Consider the problem of multiplying two *n* digit integers. The algorithm that we
learned in school involves multiplying each digit of one number times each digit of the other.
This requires *n*^{2 } multiplications followed by
some appropriately aligned additions. So the algorithm is O(*n*^{2}) -- which was the answer
to problem 2.10b in the text. For large values of *n* this is not very good.

One might try a recursive divide and conquer approach. Assume that *n* is an even power of 2.
It is easy to see that an *n* digit integer can be viewed as the sum
of two *n*/2 digit integers
with one of the integers shifted *n*/2 places to the left before the addition.
Hence, the *n* digit integer
*X* in base 10 can be expressed as:

X= 10^{n}^{/2}a + b

*
*and the *n* digit integer *Y* as:

Y= 10^{n}^{/2}c + d

where *a,b,c,d* are *n*/2 digit integers. This suggests that we could solve the
multiplication problem recursively by finding the product:

XY= (10^{n}^{/2}a + b)(10^{n}^{/2}c + d)

Unfortunately, multiplying this out gives us:

XY= 1010^{n}ac +^{n}^{/2}(ad+cb)+ bd

*
*which seems to leave us with 4 multiplications, each half the size of the original
problem. According to the master theorem, this would still be an O(*n*^{2})
algorithm.

Can we improve on this? Can we get by with only 3 multiplications? The trick is to notice that:

ad + cb=(a + b)(c + d) -ac - bd

and thus that

10^{n}^{/2}(ad+cb)=10^{n}^{/2}((a + b)(c + d) -ac - bd)

*
*Since we would be computing *ac* and *bd* in any case, this would mean that we
only need to do, further, the *n*/2 digit multiplication (*a + b)(c + d*). So we
can use as a basis for recursion the formula:

XY= 1010^{n}ac +^{n}^{/2}((a + b)(c + d) -ac - bd)+ bd

*
*which only requires 3 multiplications of *n*/2 digit numbers along with some shifting
and addition. According to the master theorem, this is an
O(*n*^{log23}) = O(*n*^{1.59}) algorithm (this was the
solution to recursion d in assignment #2). For large values of *n* this is a significant
improvement over the school algorithm. Note that this approach works equally well for base 2
-- shifts in modern processors are extremely cheap.

The multiplication of polynomials in one variable works exactly the same way -- except polynomials are easier
to multiply than integers, since one does not need to worry about carries. Two polynomials of
degree
*n* can be multiplied either by the school algorithm, given in figure 3.19 on p. 65 of
our text, or by a divide and conquer recursion similar to the algorithm suggested above for
integers. The former is
O(*n*^{2}) while the latter is O(*n*^{log23}).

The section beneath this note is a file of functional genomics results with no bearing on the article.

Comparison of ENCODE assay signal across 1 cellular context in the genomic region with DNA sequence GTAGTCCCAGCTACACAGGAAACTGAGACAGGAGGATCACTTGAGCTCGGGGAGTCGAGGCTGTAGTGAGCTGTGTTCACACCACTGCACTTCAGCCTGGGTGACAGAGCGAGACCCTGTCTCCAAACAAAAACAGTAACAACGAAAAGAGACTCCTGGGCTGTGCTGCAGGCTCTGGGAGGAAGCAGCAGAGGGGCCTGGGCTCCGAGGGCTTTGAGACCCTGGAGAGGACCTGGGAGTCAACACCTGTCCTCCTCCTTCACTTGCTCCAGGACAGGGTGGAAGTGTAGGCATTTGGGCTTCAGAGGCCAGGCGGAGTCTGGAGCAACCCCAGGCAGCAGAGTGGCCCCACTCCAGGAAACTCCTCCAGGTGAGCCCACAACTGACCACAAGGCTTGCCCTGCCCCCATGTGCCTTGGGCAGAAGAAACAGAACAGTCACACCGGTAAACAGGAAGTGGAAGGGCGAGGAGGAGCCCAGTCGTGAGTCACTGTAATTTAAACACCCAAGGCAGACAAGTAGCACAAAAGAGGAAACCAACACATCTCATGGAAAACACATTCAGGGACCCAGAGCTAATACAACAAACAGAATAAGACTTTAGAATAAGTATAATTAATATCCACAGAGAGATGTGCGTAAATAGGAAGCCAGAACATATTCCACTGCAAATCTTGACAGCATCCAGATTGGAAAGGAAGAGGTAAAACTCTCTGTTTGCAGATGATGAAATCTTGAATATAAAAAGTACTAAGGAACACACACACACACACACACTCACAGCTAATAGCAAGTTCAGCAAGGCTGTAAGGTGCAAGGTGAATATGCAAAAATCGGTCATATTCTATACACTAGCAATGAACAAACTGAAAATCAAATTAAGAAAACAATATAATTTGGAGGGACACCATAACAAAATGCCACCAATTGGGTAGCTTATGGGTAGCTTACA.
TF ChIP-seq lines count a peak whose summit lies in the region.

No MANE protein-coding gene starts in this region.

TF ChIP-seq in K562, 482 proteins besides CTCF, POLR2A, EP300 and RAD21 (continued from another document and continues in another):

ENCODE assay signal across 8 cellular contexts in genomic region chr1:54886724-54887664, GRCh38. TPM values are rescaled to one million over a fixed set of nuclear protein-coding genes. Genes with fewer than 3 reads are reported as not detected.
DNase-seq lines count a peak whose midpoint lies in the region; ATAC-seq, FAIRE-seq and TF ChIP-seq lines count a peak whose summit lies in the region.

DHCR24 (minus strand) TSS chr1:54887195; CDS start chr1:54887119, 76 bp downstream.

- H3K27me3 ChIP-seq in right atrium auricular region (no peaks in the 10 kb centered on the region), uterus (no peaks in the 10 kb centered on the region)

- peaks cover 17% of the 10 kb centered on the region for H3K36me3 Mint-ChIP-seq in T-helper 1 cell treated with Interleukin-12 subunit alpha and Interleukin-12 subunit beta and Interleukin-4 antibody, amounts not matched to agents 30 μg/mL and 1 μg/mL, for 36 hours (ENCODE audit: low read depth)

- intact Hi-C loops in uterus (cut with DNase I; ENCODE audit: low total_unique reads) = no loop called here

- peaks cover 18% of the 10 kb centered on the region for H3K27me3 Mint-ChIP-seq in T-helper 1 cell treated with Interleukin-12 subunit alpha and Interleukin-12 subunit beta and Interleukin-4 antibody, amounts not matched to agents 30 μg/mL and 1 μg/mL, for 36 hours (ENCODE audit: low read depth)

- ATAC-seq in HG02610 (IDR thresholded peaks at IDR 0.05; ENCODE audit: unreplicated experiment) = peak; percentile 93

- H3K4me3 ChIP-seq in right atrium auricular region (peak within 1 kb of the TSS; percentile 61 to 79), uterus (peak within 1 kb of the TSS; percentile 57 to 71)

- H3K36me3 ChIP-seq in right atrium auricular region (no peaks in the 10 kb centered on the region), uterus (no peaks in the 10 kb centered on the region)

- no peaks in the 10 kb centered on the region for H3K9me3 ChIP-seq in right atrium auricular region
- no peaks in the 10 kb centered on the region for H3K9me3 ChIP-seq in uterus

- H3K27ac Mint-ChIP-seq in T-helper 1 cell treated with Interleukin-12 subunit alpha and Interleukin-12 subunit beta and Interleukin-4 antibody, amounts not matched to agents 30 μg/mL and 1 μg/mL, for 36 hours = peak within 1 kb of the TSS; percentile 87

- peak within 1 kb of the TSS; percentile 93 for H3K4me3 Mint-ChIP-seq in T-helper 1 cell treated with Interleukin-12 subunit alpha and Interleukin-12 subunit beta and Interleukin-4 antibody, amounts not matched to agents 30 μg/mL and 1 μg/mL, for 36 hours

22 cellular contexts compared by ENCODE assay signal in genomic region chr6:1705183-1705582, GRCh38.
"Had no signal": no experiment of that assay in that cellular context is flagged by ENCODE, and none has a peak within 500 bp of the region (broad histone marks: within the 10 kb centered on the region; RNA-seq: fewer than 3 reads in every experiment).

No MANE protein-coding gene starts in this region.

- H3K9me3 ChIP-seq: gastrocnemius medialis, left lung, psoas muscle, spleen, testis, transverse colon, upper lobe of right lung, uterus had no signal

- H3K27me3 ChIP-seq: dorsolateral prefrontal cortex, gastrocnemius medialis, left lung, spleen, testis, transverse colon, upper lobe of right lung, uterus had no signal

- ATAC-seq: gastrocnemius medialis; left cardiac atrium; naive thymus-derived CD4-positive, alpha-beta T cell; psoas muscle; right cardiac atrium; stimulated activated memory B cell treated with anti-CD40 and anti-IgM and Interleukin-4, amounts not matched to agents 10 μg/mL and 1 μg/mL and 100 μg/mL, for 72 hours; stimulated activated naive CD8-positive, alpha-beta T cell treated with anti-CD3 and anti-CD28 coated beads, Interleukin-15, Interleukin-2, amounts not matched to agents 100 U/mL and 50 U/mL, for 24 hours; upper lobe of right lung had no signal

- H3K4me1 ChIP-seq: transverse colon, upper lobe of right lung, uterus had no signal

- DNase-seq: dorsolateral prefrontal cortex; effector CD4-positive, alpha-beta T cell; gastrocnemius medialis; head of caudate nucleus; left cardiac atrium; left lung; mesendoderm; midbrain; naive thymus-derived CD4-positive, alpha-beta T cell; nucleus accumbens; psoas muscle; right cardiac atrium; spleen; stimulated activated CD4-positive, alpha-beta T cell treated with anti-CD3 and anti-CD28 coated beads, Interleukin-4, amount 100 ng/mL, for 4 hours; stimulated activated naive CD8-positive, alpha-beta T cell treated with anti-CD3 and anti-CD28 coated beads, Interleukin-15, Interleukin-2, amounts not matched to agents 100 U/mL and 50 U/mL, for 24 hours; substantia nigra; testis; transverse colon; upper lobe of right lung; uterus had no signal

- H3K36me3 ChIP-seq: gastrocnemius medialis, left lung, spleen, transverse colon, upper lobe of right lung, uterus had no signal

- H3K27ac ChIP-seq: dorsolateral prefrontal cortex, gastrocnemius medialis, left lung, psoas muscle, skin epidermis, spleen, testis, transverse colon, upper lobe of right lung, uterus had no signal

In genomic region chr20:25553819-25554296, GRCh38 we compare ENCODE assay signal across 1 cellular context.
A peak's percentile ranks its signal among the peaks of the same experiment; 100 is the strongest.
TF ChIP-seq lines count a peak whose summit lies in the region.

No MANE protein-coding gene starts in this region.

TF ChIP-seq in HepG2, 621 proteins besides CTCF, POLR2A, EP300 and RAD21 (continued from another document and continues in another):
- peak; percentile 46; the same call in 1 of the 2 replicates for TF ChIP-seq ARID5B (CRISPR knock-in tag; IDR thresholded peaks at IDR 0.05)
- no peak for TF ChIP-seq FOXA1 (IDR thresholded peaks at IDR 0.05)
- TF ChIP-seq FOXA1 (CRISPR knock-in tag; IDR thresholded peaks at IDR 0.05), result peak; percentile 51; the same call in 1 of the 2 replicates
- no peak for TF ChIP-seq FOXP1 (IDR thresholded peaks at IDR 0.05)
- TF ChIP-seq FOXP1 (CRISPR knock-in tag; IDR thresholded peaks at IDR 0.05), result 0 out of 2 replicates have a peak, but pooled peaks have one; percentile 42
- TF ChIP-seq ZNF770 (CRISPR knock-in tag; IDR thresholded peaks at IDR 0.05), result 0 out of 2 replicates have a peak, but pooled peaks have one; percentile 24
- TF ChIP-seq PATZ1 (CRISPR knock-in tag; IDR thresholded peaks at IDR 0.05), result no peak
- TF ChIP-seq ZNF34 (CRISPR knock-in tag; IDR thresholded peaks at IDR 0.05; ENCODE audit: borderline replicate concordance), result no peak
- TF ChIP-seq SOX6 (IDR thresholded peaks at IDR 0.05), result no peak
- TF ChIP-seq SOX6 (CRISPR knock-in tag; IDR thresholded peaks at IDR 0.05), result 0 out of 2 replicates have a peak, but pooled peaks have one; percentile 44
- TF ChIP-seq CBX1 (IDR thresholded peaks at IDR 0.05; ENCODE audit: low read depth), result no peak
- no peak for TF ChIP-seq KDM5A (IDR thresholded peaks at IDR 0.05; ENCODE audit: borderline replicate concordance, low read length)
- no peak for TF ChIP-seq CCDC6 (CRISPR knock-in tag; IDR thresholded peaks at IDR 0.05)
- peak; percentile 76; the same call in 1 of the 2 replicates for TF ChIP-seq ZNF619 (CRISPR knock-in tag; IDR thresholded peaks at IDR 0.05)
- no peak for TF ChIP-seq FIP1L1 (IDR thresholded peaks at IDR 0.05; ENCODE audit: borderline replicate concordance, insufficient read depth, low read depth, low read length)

Assume, for the divide and conquer algorithm,
that the number of terms is an integral power of 2, and that we are given two polynomials
*X* and *Y* of degree *n* - 1. Then the algorithm could be described as follows:

1. IfUse an Array or ArrayList to store the coefficients of a polynomial, and implement the divide and conquer approach to polynomial multiplication.n= 1 orn= 2 solve the problem directly; Otherwise:

2. Construct four half-size polynomialsa,b,candd, of degreen/2 - 1, out ofXandY.DivideXup into parts,aandb, and divideYup into partscandd-- soaandcwill have the low order coefficients (indices 0 throughn/2 -1) ofXandY, andbanddwill have the high order coefficients (indicesn/2 throughn-1).

3. Calculate the sumsx'=a+bandy'=c+d-- note thatx'andy'are also polynomials of degreen/2 - 1.

4. Calculatetemp =x'recursively.^{.}y'5. Calculate

ac, andbdrecursively.

6. Lettemp=temp - ac - bd;

7. Combineac,bd, andtemp, which are all polynomials of degreen- 1, into a new polynomial of degree 2n-1, placingacin indices 0 throughn- 1,bdin indicesnthrough 2n- 1, andaddingtempto the values now in indicesn/2 through 3n/2 -1. Notice that the highest coefficient will be 0.

EXTRA EXTRA CREDIT: Using random arrays, compare
the running times of both the school algorithm and the divide and conquer algorithm for *n* ranging over the even powers of 2 up through 128. Do your experimental results confirm your theoretical prediction? Why or why not?

EXTRA EXTRA EXTRA CREDIT: Can this be done any faster by dividing the polynomial into 3 parts? How many
multiplications would be required? What is the general formula for the number of multiplications
required given division into *k* parts? What does this say about the theoretical lower limit
on the order of growth for multiplication?